I’ll have a booth at CTNx again this year and I’m planning on selling some prints from Yuri and the Golden Plum (I’m looking into a way to sell them online after the expo as well). Unfortunately it’s not economical to make prints of every image I have for the project, so I have paired the group down to these images, of which I want to bring about four.
I would love it if folks would leave a comment indicating which image they would like most (1-7). This would be a big help thanks so much.
I’m going to do the same thing with another project next week.
Thanks in advance,
Thank you all so much, I think I’ll need to bring more than 4!
i love 1, 3, and 6 is my favorite, and since those are all landscapes, if i had to pick a portrait, 2 is marvelous. these are stunning.
Firaxis Games’ concept artist Sang Han Sang on how to give your digital art a traditional look and feel. [source]
00. BEFORE YOU BEGIN
Many people have tried using brushes that simulate analogue bristles, but they may not have thought about how the paint is applied. Traditional painters take great care in applying each stroke of paint, which has been thoughtfully blended to the right colour and value on a palette.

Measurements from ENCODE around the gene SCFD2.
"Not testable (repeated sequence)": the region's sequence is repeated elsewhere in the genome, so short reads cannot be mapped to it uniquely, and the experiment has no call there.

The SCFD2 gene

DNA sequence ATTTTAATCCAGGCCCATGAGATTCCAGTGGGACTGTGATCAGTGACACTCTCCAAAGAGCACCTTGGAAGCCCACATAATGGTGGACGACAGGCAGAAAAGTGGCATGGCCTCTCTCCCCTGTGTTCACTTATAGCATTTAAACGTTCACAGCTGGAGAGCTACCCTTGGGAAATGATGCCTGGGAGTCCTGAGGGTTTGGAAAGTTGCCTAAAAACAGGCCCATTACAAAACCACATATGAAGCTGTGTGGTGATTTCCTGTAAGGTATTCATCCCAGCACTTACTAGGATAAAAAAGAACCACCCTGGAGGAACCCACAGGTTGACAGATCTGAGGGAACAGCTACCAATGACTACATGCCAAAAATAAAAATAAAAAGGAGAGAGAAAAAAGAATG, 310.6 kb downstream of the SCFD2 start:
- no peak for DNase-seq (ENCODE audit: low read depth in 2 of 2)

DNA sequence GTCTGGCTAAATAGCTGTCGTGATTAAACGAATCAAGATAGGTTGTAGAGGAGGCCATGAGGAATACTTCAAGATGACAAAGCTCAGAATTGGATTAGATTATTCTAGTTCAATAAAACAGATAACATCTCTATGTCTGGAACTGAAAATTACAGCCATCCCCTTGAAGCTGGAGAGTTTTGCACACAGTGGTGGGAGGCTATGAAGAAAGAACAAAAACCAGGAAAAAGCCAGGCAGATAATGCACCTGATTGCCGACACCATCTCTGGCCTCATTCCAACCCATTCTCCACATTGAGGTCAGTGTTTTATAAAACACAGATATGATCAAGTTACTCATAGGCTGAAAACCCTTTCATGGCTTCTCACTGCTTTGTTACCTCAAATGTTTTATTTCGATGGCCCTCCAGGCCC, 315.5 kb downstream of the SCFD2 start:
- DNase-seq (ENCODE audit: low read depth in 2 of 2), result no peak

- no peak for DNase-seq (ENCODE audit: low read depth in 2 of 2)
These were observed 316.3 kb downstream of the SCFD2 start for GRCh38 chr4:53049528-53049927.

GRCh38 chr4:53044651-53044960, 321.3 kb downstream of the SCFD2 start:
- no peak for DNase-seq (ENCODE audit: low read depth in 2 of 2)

Since the digital medium is so fast and forgiving, we tend to dive right in without much thought and noodle around until something happens. I think this leads to muddy colours, and the energy of the initial gesture gets lost.
01. SKETCH IT OUT
I begin with a rough sketch, trying to keep it loose and gestural. It’s difficult to think about design, colour, lighting and composition all in one pass so I break it down into steps and keep it simple at the beginning. These early steps are important because not only are they the foundation for an entire painting, but some of these strokes may show through in the finished work.
02. LAYER IT UP
Here I create a new layer and change the mode to Multiply. I then paint on this layer with a colour that resembles yellow ochre or burnt sienna. This will help to gauge value and colour more easily than if it was a white canvas. I could have simply filled the layer with a flat colour, but again, the painted strokes may show through and add to the final painting.
In this step, I block in the local colours and start rendering. As I do this, I try to remember not to overly blend or noodle around too much, as mentioned above. One of my goals is to retain the energy of each brush-stroke and put paint down with a sense of conviction. Sometimes I put a single stroke down, undo it and repeat this process many times until I’m satisfied.
04. LEAVE MARKS
Keep in mind that you don’t have to render everything. You’ll notice in traditional paintings, certain details are kept as abstract marks. This adds another level of interest to the viewer. As you get closer to the end of the painting, lay the strokes down with lower opacity to give the effect of thicker paint. I like to do this when rendering certain accents, such as highlights.